Each week the team at SORD will write a full synopsis of what we are seeing on Hilton’s Realtime Navigator for the Alabama region. This synopsis will cover forecasts from the previous week and how they played out, as well as what we are currently seeing on the day of the report, and what we expect the rest of the week to look like. These will be released every Thursday afternoon of the week and will be sent out via email and sms pushes. If you want to be able to track the synopsis on your own, we recommend that you get a subscription to Hilton’s Realtime Navigator, which is $200 a year for a single region. We write these synopsis to the best of our abilities to help put you on more fish and they should be used as a tool in a large tool belt. We are not responsible for the safety and decisions that are made on the basis of this report.


We are back with our week 45 synopsis of the Northern Gulf. The team went fishing this past week on both Tuesday and Wednesday, in which the forecast was spot on for each trip. We focused on fishing good bottom structure from 150-400 feet of water and it came up with 4 wahoo, 1 yellowfin tuna, 1 blackfin tuna, countless kings, and a handful of other trash species. The oil rig bite has also stayed consistently hot and we are expecting that the bite stays hot as long as the upwelling stays present over the MS canyon floaters.

Week 45 should be a great week of fishing if you have the ability to reach the strong current lines running over near the squiggles and north to the Ozark, or targeting good bottom structure nearshore in 150-400 feet of water. The MS canyon rigs should remain hot for the next week as well.


Cloud cover this week is proving it difficult to accurately forecast where there may be places of interest. The best shot that we can see right now is the WED NOV 8, 2023 18:10 UTC shot where we are showing the colder water near land has started to push between 15-25nm offshore, which is normal for this time of the year. There are no rips or temperature breaks to write home about this week due to the cloud cover.


The altimetry this week has slightly shifted from last week, with the upwelling that was present near the MS Canyon starting to dissipate and move southeastward toward a massive upwelling event happening beyond Lloyds Ridge. There is an area of interest that continues to build over the FADs and looks like it has improved since last week’s synopsis. It remains an area of interest for us as we head into the fall fishing season.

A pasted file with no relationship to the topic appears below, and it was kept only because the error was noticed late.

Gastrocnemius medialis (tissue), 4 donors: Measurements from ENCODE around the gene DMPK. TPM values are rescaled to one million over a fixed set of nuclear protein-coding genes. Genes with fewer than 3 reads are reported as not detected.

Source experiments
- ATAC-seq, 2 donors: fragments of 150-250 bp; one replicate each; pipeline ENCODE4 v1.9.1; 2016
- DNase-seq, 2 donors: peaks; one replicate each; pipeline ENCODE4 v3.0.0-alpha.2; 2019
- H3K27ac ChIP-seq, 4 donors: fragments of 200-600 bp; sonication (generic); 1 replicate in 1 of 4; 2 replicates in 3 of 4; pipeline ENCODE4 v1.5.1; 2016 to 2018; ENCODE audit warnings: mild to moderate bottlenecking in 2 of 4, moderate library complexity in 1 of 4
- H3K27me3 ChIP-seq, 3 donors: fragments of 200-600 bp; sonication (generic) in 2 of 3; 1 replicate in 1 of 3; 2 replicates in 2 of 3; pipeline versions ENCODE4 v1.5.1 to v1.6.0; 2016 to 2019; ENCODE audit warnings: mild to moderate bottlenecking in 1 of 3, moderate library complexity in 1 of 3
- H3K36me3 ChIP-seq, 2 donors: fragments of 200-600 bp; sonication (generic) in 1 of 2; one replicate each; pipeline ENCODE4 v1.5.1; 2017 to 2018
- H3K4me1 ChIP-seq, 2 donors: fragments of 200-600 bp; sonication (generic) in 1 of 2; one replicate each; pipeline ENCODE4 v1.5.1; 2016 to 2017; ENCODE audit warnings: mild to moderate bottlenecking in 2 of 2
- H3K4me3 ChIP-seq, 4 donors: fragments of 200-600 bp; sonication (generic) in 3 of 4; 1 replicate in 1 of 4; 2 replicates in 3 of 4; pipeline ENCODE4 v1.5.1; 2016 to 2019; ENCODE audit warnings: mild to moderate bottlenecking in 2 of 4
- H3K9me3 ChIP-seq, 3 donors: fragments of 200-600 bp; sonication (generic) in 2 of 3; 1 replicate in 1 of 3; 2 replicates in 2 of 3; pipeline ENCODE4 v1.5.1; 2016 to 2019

The currents this week have slowed down a touch from last week, with the same strong northward current running through the squiggles and bending to the west between the fads and the shelf. The currents that were running through the MS Canyon rigs had started to move off to the southwest with most arrows showing very light currents near the rigs. This is the same for the elbow, nipple, 131 hole area. The arrows here look a bit confused as if there was a slack current. We would search out areas with more current if you are running out of Destin or PCB.


The chlorophyll charts this week are showing the majority of the northern gulf being covered in clear, blended blue/green water. This water is still conducive to catching nice fish, so there is nothing on here that is screaming to avoid. There is a nice push of blue water due to the stronger current lines moving north starting at the squiggles and this push ends at/near the Ozark. This is an area of interest and targeting bottom structure in this area should yield good results.


We are back with our week 46 synopsis of the Northern Gulf. The team did not get out fishing in the last 7 days, but we heard reports of a consistent tuna and marlin bite at the MS Canyon rigs. We did not receive any reports from the shelf structure from last week. If you have reports from last week, please “reply to” this email and let us know!

The overall forecast for this week is high for the shelf area from the Elbow to the Ozark. We also believe that it will be any day now when the FADs will have another hot wahoo bite and signs continue to point to that. We are forecasting that the MS Canyon rigs bite will remain steady, but it will not be as strong as it was the past two weeks as a result of the downwelling event moving over the rigs and the upwelling event that was present has now moved southeast.


Cloud cover from the past 72 hours has not provided a usable SST shot for this week. No report to be made.


The altimetry this week has quite a few things to talk about. Starting from the far left, you can see that there is a strong upwelling event happening north of the Green Canyon. Bordering that upwelling on the right, a downwelling is pushing north into the MS Canyon rigs. These rigs have been hot for the last 3 weeks and we are expecting them to slow down as this downwelling moves in. The “conventional wisdom” of a negative altimetry is that once the predator species surrounding a specific structure have been caught, then they are not being replenished with new predators due to the life cycle of nutrients. We went and checked last year’s altimetry report when the bite was still hot at this same time of the year and the upwelling event remained present in the MS Canyon.